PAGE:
Monday, February 20, 2012

Sony Vita may be a hard sell


Sony's new PlayStation Vita is designed to deliver a big-screen gaming experience on a pocket-sized player. That means high-resolution graphics, fast network play and a library of games that aren't stripped-down versions of a gamer's favorites.

For the most part, Sony delivers on all counts. Game play on the Vita is smooth, fast and very responsive. Resolution on the 5-inch screen is better than most mobile phones or Nintendo's DS pocket player. For online play, the $249 Vita connects to Sony's PlayStation Network using WiFi or, for an additional $50, an optional link to AT&T's 3G network.

And the quality and quantity of Sony's initial game lineup looks solid. "Uncharted: Golden Abyss" looks and plays like "Uncharted" on the PlayStation 3. The 20-plus titles that were available around launch time included familiar franchises like "Wipeout: 2048," "FIFA Soccer," "Ridge Racer," "Rayman Origins," "Shinobido 2: Revenge of Zen," and "Ultimate Marvel vs. Capcom 3." More games are available for downloading.

The packaged games come on memory cards that look like SD cards, but they're not. They use a Sony-only size and format, probably to deter piracy. You'll have to buy a proprietary Sony memory card, which will add to the cost of the system. Again, a standard SD card - or one of Sony's old Memory Sticks - won't work. Yet another annoyance: Even the Vita's charging cable has a proprietary design. Gamers can't plug it into the USB slots on a PS3 to recharge.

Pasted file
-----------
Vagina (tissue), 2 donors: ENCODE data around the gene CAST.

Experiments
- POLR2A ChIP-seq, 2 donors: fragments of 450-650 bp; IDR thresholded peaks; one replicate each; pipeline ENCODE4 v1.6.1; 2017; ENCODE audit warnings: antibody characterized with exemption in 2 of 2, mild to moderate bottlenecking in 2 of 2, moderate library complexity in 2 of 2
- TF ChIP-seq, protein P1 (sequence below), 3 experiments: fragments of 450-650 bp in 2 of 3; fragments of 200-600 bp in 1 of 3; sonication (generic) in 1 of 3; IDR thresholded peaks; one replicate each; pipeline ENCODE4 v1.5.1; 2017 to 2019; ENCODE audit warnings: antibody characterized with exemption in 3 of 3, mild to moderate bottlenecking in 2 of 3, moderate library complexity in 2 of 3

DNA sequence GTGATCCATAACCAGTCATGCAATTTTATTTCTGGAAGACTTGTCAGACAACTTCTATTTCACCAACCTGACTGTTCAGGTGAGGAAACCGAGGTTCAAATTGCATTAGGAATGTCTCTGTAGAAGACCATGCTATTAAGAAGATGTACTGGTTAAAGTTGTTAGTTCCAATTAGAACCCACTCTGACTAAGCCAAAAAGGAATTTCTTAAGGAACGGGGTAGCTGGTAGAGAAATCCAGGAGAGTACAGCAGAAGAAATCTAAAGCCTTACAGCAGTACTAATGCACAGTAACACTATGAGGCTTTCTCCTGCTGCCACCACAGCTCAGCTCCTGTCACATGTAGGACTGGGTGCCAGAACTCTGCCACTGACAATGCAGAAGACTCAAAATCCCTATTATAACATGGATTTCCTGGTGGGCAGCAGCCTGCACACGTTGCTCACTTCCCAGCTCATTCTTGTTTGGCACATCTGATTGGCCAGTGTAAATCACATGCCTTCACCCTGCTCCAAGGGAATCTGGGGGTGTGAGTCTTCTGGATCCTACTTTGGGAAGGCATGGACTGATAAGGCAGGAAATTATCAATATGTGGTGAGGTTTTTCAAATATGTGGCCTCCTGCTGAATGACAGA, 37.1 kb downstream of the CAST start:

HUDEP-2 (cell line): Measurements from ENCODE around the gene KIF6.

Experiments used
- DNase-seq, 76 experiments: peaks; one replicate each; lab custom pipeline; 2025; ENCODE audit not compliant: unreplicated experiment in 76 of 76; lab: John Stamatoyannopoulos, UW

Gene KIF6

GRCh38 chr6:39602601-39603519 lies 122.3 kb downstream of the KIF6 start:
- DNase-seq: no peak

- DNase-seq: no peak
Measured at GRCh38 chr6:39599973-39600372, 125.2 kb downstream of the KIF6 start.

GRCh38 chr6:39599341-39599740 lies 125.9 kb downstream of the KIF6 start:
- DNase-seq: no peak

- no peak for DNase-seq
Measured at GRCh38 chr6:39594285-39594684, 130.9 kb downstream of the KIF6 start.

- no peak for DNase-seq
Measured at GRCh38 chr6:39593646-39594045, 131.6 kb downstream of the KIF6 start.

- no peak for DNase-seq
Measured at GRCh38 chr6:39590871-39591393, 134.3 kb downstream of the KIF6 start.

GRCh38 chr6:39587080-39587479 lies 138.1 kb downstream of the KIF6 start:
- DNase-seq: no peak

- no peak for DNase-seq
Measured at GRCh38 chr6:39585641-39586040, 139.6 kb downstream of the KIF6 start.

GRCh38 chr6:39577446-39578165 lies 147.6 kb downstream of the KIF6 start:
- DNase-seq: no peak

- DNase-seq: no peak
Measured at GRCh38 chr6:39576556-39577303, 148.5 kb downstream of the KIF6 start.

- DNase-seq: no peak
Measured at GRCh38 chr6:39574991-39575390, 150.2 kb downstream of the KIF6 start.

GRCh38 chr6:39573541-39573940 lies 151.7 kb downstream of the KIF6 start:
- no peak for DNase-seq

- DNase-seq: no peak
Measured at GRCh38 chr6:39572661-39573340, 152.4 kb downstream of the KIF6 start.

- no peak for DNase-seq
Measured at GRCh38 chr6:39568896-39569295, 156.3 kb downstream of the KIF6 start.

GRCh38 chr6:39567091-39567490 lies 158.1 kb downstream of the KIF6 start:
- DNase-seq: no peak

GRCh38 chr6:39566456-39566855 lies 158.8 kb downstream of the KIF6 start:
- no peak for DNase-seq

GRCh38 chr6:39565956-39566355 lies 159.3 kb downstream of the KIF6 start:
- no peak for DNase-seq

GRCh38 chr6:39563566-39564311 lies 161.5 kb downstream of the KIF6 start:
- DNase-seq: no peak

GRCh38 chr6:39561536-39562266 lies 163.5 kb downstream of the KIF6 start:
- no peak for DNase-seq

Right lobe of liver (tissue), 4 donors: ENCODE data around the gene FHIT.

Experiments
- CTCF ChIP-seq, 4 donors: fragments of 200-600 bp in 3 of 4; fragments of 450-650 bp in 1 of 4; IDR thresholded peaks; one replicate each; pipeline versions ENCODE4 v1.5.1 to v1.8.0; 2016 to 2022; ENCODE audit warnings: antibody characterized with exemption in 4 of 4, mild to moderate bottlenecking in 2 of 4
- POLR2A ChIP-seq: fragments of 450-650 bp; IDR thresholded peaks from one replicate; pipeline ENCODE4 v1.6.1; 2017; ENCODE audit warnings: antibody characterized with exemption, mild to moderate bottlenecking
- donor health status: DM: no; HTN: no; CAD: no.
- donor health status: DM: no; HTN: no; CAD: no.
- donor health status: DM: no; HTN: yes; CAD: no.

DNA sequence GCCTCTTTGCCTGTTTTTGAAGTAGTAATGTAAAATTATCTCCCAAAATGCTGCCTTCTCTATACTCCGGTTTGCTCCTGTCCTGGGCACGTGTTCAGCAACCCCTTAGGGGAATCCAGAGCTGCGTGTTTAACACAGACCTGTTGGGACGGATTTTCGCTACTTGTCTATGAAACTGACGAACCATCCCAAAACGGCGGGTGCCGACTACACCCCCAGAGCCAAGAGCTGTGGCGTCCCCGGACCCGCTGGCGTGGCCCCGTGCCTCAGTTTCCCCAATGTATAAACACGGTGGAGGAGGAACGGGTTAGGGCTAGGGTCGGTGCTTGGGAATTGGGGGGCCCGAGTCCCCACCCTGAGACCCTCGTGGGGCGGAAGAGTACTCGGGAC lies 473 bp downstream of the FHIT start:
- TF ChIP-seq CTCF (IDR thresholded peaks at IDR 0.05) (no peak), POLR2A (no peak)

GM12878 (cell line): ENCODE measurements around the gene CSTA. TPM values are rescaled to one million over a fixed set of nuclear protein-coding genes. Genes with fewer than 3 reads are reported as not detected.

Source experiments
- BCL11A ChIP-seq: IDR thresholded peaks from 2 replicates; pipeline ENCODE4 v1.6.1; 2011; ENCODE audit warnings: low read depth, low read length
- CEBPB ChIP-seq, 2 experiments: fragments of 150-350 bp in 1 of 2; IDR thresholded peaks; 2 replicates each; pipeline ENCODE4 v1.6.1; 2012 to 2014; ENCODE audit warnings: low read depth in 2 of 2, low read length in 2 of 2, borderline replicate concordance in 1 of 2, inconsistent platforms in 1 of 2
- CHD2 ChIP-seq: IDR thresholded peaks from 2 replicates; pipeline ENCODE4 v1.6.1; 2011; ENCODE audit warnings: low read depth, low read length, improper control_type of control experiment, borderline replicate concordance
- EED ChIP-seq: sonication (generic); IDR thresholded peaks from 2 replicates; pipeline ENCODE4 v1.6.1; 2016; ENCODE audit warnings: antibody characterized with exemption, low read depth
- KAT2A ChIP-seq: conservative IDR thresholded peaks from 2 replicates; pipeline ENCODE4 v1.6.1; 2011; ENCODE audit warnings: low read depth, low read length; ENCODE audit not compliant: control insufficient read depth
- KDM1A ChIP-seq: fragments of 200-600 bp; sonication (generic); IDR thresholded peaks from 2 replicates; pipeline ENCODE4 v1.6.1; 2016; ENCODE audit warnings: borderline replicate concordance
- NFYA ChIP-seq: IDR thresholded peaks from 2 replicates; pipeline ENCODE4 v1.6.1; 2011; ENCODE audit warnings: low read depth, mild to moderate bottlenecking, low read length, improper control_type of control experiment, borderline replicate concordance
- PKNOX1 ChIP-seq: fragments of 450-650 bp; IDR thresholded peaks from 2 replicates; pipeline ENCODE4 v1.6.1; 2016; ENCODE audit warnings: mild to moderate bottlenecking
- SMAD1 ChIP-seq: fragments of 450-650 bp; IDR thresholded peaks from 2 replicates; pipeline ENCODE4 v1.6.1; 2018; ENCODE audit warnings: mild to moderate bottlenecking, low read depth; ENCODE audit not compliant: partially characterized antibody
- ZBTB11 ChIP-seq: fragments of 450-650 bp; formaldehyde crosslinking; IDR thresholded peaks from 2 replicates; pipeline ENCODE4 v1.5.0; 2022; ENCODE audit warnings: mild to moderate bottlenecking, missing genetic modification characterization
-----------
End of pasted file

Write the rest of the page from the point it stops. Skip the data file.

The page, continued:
Other Vita features are more likely to warm their hearts and thumbs. The Vita's play controls are much like those on the PSP: two analog thumb sticks, a D-pad on the right, PlayStation buttons on the right plus a pair of triggers. The screen is also touch-sensitive and, surprise, so is the rear surface.

And the Vita has a both front- and back-facing cameras. While the cameras can take photos, they will likely be more important for taking advantage of social networking elements. The Vita comes with a built-in browser and Sony promises to add apps for Facebook, Twitter, and other services. Netflix is also on the "coming soon" list.

For now you can transfer movies and music from your computer, but be prepared to encounter more roadblocks. Don't expect the same drag-and-drop convenience that you get with a phone.

And that's long been an issue with Sony. The company makes great products, but they're not always easy to use. The Vita is a good example. While serious gamers will probably love it, the rest of us may find it to be more trouble than it's worth.


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Follow me on Twitter @ricmanning and read my technology columns at My Well Being.


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